A Senior’s Guide to Prescription Medications

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With the rising cost of health care and deteriorating economy, concerns about medical services and insurance for the elderly seem more pressing than ever. According to information released recently by the Agency for Healthcare Research and Quality, drugs prescribed to senior citizens fall into five broad categories. In one year alone, seniors spent approximately $82 billion dollars for medications. That figure continues to escalate as the price of the medications and the number of prescriptions grow.

Top Five Ailments that Affect Seniors and Cause Use of Medical Prescriptions
• Metabolic drugs, used to manage diabetes, weight problems, thyroid disorders, and cholesterol levels topped the list at a cost of around $18 billion.
• Cardiovascular medications, at $15 billion, were second. These included everything from prescriptions for diuretics and high blood pressure to drugs used to control issues with irregular heartbeats, such as atrial fibrillation, and congestive heart failure.
• Central nervous system drugs prescribed for arthritis and other types of pain control totaled $8 billion.
• Gastrointestinal medications, used to treat nausea, diarrhea, ulcers, acid, and other stomach and bowel disorders, cost approximately $7 billion.
• Hormones, used to treat prostate and breast cancer, osteoporosis and other conditions in the elderly, cost almost $5 billion.

Expense is not the only problem encountered by senior citizens when it comes to medications. Although people over 65 make up less than 14 percent of the US population, they fill almost 1/3 of all the prescriptions. Seniors are likely to have more ailments than the general population and, therefore, more likely to take a combination of medications. The greater the number of drugs ingested, whether prescribed, holistic, or over-the-counter, the greater the chances of adverse reactions. Because the body’s sensitivity increases with age, drugs may take longer to leave the system and require less frequent or lower dosages, as well.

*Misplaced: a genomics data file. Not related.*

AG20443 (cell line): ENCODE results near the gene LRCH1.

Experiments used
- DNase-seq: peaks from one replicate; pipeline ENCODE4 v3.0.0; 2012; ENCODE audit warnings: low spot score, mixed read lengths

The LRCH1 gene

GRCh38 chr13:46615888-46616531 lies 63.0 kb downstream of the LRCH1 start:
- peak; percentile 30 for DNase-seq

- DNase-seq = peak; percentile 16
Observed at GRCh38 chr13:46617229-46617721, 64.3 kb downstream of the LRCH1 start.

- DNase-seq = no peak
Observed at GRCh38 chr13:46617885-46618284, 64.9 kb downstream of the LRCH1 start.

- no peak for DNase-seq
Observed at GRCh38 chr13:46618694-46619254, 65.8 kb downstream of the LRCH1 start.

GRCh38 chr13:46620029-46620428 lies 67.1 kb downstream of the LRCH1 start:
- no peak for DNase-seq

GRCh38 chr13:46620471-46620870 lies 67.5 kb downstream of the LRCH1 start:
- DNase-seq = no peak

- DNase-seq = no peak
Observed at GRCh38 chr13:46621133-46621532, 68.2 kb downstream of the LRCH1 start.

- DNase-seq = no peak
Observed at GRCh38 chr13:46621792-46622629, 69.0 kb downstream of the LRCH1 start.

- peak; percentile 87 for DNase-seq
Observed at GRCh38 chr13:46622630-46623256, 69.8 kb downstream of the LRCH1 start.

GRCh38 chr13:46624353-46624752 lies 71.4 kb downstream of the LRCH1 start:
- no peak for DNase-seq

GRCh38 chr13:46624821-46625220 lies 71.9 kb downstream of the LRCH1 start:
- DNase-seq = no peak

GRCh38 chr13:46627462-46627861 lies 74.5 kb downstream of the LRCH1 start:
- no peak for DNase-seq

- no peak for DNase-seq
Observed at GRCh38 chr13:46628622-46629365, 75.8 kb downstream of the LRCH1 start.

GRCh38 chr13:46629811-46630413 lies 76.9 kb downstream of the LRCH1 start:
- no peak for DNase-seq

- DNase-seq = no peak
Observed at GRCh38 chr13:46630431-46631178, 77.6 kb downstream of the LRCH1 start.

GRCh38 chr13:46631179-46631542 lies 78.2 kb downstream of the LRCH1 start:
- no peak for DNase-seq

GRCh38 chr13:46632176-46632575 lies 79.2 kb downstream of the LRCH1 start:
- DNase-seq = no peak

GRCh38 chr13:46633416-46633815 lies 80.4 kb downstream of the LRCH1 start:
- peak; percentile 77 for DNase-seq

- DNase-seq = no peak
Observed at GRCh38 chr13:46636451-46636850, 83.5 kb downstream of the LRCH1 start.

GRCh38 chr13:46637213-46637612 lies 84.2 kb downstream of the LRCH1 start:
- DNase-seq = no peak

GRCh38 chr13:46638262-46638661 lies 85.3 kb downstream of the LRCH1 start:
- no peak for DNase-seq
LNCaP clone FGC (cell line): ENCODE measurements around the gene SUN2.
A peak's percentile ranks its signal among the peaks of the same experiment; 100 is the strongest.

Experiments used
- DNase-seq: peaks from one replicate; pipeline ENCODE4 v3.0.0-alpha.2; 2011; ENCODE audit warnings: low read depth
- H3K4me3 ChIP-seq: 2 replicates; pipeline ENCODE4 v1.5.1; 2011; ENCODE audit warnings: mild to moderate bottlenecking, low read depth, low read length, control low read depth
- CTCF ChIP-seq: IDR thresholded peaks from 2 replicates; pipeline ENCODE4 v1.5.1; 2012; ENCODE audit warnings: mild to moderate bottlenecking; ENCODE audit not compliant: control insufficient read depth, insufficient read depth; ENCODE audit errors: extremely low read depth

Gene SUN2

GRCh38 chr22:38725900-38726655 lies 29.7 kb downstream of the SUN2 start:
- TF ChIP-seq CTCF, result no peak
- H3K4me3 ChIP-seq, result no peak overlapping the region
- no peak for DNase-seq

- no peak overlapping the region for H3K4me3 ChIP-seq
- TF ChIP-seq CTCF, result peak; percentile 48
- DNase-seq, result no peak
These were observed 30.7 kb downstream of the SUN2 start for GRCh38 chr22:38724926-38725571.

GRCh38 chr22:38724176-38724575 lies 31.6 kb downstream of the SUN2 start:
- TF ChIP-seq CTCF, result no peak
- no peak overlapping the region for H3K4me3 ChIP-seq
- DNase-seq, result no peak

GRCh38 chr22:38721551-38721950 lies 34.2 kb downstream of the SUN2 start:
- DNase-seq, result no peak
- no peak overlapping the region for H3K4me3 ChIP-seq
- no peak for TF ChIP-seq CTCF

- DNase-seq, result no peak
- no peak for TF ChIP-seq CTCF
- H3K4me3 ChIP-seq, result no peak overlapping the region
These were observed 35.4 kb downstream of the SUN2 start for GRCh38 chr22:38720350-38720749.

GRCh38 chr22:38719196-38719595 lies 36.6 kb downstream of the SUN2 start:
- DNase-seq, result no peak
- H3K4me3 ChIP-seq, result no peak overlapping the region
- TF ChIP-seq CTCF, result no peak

As age increases so do the chances of memory loss and impaired brain functions. Vascular dementia, depression, and Alzheimer’s not only pose risks of their own, but they make it more difficult for seniors to take care of themselves. Medications for vascular disorders may prevent further damage in the case of dementia, and some drugs help to slow the escalation of Alzheimer’s and Parkinson’s. Depression and anxiety can be more easily treated and are often helped by antidepressants and sedatives. However, medications that are helpful for any particular type of dementia may carry risks of its own. Having additional medical insurance, especially the type specially designed for retirees, assists in controlling expenses for seniors on many medications.

The growing range of options for treating illnesses in the over-65 population offers hope to senior citizens and their caretakers. However, the answers are not clear-cut, and making appropriate decisions requires both good information and clear minds. Fortunately, with appropriate medical care and proper supervision, the chances for living a long and healthy life become increasingly greater.

By: Jeremy Smith

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